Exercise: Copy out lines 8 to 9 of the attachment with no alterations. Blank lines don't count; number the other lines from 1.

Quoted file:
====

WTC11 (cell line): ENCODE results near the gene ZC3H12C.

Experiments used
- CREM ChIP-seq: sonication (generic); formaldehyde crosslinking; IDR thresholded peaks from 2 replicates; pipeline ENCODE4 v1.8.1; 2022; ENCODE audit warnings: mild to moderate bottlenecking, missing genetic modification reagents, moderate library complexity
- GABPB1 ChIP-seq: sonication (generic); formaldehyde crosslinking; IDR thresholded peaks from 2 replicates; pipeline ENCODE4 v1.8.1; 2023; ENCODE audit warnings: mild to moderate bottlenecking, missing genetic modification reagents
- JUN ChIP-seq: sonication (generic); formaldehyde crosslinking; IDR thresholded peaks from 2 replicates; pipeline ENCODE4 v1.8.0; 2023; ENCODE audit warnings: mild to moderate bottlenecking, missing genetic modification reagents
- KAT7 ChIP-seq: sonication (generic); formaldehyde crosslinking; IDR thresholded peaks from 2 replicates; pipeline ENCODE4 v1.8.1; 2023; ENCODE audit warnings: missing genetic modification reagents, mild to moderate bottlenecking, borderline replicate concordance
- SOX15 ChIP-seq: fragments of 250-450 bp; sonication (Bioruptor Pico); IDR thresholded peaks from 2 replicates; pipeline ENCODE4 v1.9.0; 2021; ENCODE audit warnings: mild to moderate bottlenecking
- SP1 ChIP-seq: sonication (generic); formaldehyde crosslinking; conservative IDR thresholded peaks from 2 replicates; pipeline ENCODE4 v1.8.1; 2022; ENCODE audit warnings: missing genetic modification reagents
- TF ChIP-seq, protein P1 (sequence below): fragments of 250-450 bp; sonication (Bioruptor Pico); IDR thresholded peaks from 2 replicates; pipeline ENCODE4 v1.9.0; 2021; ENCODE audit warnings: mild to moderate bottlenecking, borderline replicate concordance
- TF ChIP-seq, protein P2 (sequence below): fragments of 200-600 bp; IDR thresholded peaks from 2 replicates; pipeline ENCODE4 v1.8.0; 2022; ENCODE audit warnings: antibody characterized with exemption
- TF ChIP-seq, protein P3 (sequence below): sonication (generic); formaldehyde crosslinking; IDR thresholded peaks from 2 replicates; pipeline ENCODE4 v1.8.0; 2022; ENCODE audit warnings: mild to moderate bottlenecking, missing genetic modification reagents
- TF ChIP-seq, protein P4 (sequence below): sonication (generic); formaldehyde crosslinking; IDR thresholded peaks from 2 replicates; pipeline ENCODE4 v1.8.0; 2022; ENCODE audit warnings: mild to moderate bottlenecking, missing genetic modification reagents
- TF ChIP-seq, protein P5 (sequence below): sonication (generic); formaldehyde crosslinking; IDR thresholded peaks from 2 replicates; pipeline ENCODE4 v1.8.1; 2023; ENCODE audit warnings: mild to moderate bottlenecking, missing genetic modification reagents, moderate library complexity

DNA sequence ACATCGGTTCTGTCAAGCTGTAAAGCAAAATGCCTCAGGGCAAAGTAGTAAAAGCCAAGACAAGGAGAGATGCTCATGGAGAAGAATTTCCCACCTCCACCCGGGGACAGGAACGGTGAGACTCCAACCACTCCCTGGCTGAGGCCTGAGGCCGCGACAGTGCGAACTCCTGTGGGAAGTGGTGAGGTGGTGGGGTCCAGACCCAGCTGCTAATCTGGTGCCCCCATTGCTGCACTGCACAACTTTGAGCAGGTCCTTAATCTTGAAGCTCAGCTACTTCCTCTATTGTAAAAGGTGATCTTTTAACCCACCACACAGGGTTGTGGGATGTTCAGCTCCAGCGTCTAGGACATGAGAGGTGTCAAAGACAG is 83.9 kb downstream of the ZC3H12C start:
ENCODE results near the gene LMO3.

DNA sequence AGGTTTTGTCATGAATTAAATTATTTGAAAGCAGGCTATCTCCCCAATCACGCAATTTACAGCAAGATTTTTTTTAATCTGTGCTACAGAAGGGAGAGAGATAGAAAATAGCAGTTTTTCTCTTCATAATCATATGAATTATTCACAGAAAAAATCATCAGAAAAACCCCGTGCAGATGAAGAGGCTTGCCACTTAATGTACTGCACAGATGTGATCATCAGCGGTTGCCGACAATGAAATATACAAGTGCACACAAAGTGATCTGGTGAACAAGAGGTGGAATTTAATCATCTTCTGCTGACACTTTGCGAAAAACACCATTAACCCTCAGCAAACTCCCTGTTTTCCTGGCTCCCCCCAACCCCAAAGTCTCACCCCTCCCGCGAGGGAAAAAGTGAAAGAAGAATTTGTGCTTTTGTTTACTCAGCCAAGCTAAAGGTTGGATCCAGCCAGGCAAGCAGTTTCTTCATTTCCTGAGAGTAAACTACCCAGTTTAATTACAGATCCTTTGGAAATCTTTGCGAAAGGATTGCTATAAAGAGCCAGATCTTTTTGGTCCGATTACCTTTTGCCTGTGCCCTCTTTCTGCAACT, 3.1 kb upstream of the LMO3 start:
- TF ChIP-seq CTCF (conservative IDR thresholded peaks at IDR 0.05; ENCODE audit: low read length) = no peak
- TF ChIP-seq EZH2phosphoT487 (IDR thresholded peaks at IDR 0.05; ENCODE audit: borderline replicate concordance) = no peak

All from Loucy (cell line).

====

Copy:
- SP1 ChIP-seq: sonication (generic); formaldehyde crosslinking; conservative IDR thresholded peaks from 2 replicates; pipeline ENCODE4 v1.8.1; 2022; ENCODE audit warnings: missing genetic modification reagents
- TF ChIP-seq, protein P1 (sequence below): fragments of 250-450 bp; sonication (Bioruptor Pico); IDR thresholded peaks from 2 replicates; pipeline ENCODE4 v1.9.0; 2021; ENCODE audit warnings: mild to moderate bottlenecking, borderline replicate concordance